The man accused of the attempted murder of Marlene Bird wants to rescind his guilty plea.
In late April, Leslie Black entered the plea related to the Prince Albert attack that left Bird wheelchair-bound. The Timber Bay woman was cut and burned in July of 2014 in downtown Prince Albert.
Black signed a statement of facts about the attack the same day he entered his plea. However, he later denied the offence in a psychiatric report, said Judge S.D. Loewen in Prince Albert Provincial Court on Tuesday.
This conflict led Legal Aid, which is government-funded, to withdraw from representing Black in court.
At his last appearance, Black said he planned to appeal Legal Aid’s denial of representation and he was given three weeks to do so. Black did not make an appeal. With his hands crossed in front of his body, wearing the prisoner’s outfit of a grey sweatshirt and green scrub pants, he explained what he did instead.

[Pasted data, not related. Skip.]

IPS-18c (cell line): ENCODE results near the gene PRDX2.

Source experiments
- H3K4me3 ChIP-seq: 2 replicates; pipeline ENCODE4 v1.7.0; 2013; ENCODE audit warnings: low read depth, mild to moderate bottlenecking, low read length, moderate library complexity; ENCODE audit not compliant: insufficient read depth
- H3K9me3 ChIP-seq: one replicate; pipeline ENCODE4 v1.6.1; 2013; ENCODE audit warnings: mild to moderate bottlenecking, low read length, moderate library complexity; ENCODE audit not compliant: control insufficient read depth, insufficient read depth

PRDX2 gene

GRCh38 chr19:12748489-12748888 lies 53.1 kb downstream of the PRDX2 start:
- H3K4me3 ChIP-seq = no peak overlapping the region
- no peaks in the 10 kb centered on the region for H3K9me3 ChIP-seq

“I have written Legal Aid and told them I’d rather have a court-appointed lawyer instead of Legal Aid,” he told Loewen, adding that “the last couple of lawyers I had up and dumped me.”
Loewen didn’t accept Black’s statement, saying Legal Aid had run into a conflict and “it’s not like anyone is leaving you high and dry.”
Black responded he had sent his letter to Legal Aid two weeks ago but had not been contacted by Legal Aid’s director at all in the time since.
That wasn’t the only issue Black brought up in court.
“I believer there’s something wrong with me and I need help,” Black said. He asked Loewen to order a voluntary psychiatric assessment in North Battleford.
However, Loewen says there could be legal implications to that, so a decision will wait until Black has representation.
In an effort to speed up the court process, Loewen said he wants to see if a court can appoint representation for Black within the week.
Black is scheduled to return to court on October 7.
At that time there will be likely be more discussion of a possible expungement hearing for Black to hold back his guilty plea.